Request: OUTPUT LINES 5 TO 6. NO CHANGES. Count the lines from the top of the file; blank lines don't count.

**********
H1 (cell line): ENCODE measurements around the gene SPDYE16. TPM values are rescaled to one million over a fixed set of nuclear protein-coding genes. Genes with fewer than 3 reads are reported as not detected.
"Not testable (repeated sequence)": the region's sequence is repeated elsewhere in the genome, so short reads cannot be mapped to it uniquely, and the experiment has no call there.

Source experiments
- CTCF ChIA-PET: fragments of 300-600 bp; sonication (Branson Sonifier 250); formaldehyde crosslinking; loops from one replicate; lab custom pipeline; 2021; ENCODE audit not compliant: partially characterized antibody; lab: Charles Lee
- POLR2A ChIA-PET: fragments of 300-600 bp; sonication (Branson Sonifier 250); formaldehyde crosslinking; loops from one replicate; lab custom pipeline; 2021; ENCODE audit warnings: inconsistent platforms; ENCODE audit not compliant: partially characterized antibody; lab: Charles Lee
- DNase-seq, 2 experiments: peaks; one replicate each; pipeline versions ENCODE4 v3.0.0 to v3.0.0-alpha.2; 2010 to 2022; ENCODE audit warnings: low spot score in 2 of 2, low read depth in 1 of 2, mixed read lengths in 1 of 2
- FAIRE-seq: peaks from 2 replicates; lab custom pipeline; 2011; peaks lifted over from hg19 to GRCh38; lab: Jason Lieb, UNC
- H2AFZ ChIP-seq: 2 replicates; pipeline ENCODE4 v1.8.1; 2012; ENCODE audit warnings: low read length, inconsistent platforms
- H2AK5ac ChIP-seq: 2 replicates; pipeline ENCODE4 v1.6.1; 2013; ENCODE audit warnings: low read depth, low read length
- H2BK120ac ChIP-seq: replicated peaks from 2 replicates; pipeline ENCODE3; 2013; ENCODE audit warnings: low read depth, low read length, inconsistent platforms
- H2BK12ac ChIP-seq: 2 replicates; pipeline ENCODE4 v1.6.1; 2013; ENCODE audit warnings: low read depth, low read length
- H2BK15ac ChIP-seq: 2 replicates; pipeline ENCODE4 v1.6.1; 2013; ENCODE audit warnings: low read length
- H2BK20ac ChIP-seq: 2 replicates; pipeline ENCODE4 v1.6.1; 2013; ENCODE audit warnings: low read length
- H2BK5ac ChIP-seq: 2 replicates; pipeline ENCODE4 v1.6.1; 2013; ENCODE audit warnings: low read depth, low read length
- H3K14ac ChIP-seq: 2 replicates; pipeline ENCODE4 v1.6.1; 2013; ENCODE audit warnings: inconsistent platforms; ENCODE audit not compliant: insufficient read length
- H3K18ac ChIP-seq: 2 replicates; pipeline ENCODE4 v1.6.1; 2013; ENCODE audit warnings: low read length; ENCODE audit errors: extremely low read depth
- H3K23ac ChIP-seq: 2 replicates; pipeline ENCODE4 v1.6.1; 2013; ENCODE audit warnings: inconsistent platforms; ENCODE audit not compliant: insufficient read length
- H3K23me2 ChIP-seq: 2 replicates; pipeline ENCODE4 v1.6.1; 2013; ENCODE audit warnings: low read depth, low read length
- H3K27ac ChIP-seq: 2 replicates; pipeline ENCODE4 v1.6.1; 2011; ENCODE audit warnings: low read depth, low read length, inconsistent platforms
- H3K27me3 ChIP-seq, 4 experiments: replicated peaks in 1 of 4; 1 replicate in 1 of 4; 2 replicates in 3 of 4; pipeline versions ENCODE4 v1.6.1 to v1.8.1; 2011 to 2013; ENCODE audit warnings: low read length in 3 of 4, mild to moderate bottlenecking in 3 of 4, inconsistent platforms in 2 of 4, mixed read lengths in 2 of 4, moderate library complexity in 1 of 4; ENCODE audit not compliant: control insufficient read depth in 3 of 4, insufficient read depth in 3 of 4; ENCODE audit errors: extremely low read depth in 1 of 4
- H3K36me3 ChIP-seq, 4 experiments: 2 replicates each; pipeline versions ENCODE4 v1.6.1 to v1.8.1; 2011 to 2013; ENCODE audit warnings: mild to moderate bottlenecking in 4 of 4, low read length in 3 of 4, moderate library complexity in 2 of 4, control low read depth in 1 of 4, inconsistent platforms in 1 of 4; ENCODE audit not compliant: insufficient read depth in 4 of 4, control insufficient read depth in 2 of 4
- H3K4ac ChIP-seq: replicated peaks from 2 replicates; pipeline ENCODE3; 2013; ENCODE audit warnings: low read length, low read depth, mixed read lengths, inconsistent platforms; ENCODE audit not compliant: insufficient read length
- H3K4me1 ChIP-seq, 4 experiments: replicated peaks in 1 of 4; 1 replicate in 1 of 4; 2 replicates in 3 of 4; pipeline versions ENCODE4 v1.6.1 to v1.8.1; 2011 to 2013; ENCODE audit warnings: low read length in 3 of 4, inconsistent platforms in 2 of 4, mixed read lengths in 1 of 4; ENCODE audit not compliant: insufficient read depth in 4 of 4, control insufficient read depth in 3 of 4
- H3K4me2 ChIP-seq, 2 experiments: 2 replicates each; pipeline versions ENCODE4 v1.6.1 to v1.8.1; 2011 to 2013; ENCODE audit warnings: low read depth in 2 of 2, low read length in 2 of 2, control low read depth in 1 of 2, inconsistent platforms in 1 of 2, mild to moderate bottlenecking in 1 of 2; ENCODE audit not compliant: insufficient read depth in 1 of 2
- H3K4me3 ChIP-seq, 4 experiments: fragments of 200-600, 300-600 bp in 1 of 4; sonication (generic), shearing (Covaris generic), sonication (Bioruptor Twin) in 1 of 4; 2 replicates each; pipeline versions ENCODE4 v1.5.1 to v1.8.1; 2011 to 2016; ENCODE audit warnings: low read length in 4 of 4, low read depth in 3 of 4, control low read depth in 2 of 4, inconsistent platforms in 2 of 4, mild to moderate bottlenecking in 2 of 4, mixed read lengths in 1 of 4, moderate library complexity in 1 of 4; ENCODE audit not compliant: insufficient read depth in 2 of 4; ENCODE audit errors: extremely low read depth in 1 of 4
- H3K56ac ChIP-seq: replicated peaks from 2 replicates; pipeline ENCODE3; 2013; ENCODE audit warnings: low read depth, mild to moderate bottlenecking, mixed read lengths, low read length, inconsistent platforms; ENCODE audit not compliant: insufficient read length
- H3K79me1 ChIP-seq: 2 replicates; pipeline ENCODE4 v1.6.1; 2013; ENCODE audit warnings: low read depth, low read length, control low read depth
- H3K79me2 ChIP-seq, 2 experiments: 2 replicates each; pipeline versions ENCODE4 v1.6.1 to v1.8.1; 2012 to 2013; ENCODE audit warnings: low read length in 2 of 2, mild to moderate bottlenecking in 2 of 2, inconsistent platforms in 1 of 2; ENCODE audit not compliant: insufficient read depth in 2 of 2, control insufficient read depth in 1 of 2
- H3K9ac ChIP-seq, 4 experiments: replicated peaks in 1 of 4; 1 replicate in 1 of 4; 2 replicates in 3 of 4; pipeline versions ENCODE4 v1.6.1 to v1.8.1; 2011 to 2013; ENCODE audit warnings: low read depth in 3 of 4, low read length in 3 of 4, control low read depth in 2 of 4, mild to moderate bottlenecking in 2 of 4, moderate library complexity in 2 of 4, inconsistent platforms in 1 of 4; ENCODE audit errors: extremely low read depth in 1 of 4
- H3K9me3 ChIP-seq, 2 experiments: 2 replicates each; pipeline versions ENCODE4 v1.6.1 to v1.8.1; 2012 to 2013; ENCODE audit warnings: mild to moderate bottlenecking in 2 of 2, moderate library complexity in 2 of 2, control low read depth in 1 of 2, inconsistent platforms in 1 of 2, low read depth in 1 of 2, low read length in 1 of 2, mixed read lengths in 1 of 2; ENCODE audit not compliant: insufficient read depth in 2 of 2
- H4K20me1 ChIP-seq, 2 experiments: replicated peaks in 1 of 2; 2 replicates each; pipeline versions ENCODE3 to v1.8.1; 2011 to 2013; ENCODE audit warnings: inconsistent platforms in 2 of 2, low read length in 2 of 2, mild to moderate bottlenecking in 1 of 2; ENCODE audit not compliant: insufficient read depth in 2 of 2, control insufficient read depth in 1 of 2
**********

- POLR2A ChIA-PET: fragments of 300-600 bp; sonication (Branson Sonifier 250); formaldehyde crosslinking; loops from one replicate; lab custom pipeline; 2021; ENCODE audit warnings: inconsistent platforms; ENCODE audit not compliant: partially characterized antibody; lab: Charles Lee
- DNase-seq, 2 experiments: peaks; one replicate each; pipeline versions ENCODE4 v3.0.0 to v3.0.0-alpha.2; 2010 to 2022; ENCODE audit warnings: low spot score in 2 of 2, low read depth in 1 of 2, mixed read lengths in 1 of 2